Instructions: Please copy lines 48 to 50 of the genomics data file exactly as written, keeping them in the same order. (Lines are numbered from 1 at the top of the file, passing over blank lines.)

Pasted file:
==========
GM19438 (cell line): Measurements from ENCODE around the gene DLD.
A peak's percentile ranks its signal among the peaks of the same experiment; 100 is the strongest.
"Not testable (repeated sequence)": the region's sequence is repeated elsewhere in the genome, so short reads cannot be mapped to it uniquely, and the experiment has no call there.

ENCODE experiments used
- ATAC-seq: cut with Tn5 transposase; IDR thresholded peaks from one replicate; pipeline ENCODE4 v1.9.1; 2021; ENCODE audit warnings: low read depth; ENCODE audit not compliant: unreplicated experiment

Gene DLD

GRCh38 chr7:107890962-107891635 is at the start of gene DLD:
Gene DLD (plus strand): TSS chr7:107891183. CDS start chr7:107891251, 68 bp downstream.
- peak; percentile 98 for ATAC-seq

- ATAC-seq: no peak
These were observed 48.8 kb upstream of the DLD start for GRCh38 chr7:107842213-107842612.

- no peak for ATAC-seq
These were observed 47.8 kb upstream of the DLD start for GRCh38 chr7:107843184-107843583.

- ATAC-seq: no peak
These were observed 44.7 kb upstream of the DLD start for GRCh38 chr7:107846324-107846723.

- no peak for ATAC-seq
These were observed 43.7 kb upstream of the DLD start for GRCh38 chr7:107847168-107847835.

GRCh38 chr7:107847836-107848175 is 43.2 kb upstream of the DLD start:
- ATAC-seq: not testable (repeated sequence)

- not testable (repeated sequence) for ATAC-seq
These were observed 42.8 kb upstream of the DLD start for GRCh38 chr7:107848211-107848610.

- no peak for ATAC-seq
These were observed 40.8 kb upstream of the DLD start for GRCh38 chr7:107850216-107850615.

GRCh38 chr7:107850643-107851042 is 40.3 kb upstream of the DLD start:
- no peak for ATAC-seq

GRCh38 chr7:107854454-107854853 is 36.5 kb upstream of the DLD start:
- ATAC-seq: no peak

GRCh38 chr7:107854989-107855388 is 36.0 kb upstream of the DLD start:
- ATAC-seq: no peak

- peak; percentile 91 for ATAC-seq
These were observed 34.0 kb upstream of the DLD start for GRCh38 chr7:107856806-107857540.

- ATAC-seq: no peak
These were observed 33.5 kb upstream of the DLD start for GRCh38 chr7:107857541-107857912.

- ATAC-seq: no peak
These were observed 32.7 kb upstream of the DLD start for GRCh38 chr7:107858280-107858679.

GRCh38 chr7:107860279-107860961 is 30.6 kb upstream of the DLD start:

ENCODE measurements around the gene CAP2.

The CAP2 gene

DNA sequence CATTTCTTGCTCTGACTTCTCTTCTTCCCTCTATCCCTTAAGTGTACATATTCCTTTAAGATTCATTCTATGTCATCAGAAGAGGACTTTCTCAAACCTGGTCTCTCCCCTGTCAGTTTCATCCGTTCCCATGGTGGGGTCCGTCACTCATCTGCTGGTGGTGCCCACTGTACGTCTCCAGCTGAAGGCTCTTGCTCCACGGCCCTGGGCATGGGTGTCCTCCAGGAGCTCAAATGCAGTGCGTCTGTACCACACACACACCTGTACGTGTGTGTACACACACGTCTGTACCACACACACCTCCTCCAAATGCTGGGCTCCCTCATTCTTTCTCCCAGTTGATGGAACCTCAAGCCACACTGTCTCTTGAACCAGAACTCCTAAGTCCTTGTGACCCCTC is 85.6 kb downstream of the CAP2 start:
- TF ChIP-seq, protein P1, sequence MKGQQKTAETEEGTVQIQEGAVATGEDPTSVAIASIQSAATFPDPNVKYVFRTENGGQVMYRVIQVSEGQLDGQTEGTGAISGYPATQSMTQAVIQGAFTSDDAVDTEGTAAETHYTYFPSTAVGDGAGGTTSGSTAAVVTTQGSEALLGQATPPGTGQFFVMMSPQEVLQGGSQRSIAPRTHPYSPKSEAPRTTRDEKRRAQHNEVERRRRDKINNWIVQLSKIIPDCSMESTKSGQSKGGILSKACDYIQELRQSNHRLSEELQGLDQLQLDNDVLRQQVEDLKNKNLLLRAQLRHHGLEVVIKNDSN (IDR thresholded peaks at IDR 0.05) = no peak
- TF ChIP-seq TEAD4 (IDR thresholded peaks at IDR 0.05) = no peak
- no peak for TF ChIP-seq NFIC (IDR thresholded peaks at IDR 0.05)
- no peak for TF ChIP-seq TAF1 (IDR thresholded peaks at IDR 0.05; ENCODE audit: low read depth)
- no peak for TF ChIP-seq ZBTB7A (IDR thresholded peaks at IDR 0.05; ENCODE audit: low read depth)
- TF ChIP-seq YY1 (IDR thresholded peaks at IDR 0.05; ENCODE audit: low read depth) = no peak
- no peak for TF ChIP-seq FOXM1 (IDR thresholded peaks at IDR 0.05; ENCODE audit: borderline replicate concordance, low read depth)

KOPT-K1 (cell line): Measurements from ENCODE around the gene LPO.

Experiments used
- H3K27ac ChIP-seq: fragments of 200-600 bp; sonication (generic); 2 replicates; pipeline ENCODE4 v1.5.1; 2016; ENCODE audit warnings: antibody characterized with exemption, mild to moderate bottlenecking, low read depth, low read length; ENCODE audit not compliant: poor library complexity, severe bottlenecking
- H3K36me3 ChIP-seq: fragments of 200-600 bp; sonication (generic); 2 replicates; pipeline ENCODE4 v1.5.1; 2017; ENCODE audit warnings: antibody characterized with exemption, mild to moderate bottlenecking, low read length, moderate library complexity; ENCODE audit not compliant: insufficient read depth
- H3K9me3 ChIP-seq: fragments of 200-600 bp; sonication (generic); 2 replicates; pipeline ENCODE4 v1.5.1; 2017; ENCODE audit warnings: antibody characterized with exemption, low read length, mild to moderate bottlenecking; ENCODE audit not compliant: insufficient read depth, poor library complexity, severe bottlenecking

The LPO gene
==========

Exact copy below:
Experiments used
- H3K27ac ChIP-seq: fragments of 200-600 bp; sonication (generic); 2 replicates; pipeline ENCODE4 v1.5.1; 2016; ENCODE audit warnings: antibody characterized with exemption, mild to moderate bottlenecking, low read depth, low read length; ENCODE audit not compliant: poor library complexity, severe bottlenecking
- H3K36me3 ChIP-seq: fragments of 200-600 bp; sonication (generic); 2 replicates; pipeline ENCODE4 v1.5.1; 2017; ENCODE audit warnings: antibody characterized with exemption, mild to moderate bottlenecking, low read length, moderate library complexity; ENCODE audit not compliant: insufficient read depth